“Prior to its known existence in 1947, the history of Kajukenbo began when the USA was in war with Japan. Before it became worldly known as Kajukenbo in the 1960’s, we called it Kenpo Karate.” – MSgt. Tony Lasit, U.S. Air Force, Ret., Veteran of WWII, Korea, Vietnam and Founder of the U.S. Kajukenbo Association.

Much like the U.S. Armed Forces military servicemen that trained in Combat Judo during WWI and WWII, Kajukenbo was designed to disarm, disable and destroy an opponent with fierce proficiency. From its beginnings, Kajukenbo was an eclectic and adaptive self-defense oriented fighting method. Its sole purpose…..SELF DEFENSE. The dynamics of this hybrid self-defense system speaks for itself. Kajukenbo combines the most effective street fighting techniques from its respective disciplines, Karate, Judo, kenpo, and boxing into a no-frills self-defense system. The name Kajukenbo is an acronym from the names of the martial systems that served as its basis (KA) Shotokan Karate, (JU) Judo, (KEN) Kenpo, and (BO) boxing.

Developed in Hawaii, Kajukenbo gained its reputation for being brutally effective decades ago in the U.S. Territory of Hawaii. During World War II (1939-1945), the U.S. Territory of Hawaii was held under martial law due to the Japanese attack on Pearl Harbor (December 7, 1941 – October 24, 1944). Due to martial law, all martial arts except judo, wrestling and boxing were prohibited in the US Territory of Hawaii. At the time, Kenpo karate had to be kept secret and trained underground in China Town, Oahu. Only the elite and military were invited to these underground sessions, which meant the US servicemen themselves were literally breaking martial law just to train.

In the late 1940’s, the Palama Settlement was a community center in a area of Oahu where fist-fights or stabbings were common place. From this environment, the founders Adriano Emperado, Joseph Holck, Peter Young Yil Choo, Frank F. Ordonez and Clarence Chang developed a fighting method that would be readily useful on the street. The emphasis on the training was on realism. The founders followed a simple rule: if a technique worked consistently on the street, then it stayed in the system; if it did not, it was discarded. This allowed the style to maintain a self-defense focus. This no-nonsense approach to self-defense has contributed to Kajukenbo’s reputation as a highly effective self-defense system.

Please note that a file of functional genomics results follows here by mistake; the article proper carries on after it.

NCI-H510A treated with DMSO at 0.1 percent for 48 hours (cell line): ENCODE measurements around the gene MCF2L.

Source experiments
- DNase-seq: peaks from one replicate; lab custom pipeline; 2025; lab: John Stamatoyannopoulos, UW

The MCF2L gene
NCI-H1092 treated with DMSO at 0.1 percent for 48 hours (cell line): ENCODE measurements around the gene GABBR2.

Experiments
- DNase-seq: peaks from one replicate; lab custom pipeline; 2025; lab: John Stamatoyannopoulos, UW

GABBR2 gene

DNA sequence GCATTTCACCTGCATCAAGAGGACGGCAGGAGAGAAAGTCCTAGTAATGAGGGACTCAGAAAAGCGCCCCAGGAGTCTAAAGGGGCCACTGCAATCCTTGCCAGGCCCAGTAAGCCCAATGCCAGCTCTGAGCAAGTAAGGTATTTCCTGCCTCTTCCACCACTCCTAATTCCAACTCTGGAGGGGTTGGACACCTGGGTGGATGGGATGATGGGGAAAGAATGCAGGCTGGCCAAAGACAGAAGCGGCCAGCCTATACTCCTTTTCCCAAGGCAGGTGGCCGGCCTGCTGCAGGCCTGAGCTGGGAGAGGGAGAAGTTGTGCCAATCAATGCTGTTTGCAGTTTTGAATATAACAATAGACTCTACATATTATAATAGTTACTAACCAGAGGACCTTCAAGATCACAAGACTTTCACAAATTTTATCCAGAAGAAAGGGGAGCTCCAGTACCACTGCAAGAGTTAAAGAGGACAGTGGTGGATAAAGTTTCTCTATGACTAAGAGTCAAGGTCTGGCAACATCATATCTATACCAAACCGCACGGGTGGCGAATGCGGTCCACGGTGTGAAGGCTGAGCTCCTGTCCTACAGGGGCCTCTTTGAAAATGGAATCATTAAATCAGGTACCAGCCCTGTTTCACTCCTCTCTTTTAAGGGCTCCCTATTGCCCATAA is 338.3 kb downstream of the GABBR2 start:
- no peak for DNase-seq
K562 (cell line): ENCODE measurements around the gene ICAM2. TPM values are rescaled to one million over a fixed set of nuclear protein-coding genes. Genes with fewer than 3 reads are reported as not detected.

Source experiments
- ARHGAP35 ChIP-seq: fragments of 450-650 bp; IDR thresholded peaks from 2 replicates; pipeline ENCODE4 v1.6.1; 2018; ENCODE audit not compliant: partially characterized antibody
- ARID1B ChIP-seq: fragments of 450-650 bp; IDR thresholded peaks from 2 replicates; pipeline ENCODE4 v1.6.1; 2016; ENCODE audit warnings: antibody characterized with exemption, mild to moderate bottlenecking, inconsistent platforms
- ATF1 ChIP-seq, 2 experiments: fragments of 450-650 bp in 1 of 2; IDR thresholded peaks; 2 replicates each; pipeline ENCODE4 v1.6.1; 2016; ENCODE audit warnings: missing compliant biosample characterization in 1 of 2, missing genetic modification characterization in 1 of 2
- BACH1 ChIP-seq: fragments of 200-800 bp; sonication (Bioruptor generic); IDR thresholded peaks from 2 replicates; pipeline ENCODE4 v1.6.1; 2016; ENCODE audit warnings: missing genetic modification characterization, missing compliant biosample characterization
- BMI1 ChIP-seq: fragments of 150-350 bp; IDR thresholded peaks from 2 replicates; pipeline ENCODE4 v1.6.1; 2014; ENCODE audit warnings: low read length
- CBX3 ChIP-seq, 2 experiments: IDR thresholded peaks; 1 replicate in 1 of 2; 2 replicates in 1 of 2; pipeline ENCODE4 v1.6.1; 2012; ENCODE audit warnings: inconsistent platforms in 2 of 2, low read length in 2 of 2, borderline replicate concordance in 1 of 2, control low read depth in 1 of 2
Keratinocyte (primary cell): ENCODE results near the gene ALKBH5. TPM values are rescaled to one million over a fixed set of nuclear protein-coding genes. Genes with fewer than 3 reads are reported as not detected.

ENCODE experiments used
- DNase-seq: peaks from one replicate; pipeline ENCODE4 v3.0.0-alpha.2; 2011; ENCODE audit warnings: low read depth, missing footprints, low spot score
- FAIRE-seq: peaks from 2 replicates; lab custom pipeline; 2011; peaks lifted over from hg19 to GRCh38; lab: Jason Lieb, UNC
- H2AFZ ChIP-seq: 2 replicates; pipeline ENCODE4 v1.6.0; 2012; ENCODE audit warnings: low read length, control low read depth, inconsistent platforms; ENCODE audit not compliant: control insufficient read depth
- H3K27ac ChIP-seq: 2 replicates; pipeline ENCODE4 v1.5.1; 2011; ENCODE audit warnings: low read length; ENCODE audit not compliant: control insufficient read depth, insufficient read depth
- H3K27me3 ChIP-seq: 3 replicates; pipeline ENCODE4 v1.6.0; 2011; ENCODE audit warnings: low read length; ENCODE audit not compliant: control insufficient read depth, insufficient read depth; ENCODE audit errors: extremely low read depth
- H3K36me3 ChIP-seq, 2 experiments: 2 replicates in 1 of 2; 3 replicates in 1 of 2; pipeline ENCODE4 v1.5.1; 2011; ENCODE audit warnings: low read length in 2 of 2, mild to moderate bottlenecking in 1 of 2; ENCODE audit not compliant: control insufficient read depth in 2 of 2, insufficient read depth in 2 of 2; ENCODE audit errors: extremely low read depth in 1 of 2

The meaning of the black gi:
The wearing of the Black gi helped distinguish Kajukenbo’s unique identity. The full use of the “Black Gi” was actually instituted by Sijo Emperado and used by all Kajukenbo students of all ranks. Japanese/Okinawan schools and practitioners all wore white gis and the wearing of black gi in itself was contrary to the nature of the traditional Japanese martial arts. Kajukenbo had taken a different path of development it was a hybrid system and not to be considered Japanese in nature or origin. Not a pure or traditional style but a style of its own, an outlaw style. 

Combat Judo and Kajukenbo would eventually come together at Bergstrom Air Force Base in Austin Texas in the 1960’s. Both black belt Combat Judo instructor MSgt Robinson and black belt kajukenbo instructor MSgt. Tony Lasit would end up stationed at Bergstrom Air Force Base. According to Sensei H. G. Robby Robinson, today a senior ranking black belt in both Judo and Kajukenbo that specific program was there from 1961-1968.

MSgt.Robinson front and center and MSgt Lasit, in black gi, at Bergstrom Air Force Base

During this time Bergstrom AFB’s Judo and Kajukenbo club had 150 members and was the largest judo and LEO club in the US armed forces. Bergstrom also supported the Austin Vice and Narcotics Branch of the city’s police department. In 1967 Combat Judo instructor H.G. Robinson would receive his black belt in Kajukenbo from MSgt. Tony Lasit.

Both Lasit and Robinson would go on to teach other programs when shipped out in 1968 to Southeast Asia. Sensei Robinson recalls that his and Lasit’s students maintained classes at Bergstrom until those were qualified to teach no longer remained stationed there.

 Msgt. R. G. Robinson pictured above in black gi

MSgt Robinson would go on to be stationed at Takhli RTAFB, Thailand in 1968 and was later joined by MSgt Richard Peralta. The two became fast friends and co-joined the systems Judo, Juitjitsu, Kajukenbo and Muay Thai.

MSgt. Tony Lasit Bergstrom AFB mid 1960s

 

MSgt Tony Lasit left Bergstrom AFB and was stationed at Ubon RTAFB in 1968. He started teaching Kajukenbo off base and named it the Lotus Kajukenbo Club. MSgt. Lasit and MSgt. Robinson would continue teaching thier programs at several military bases during thier careers.

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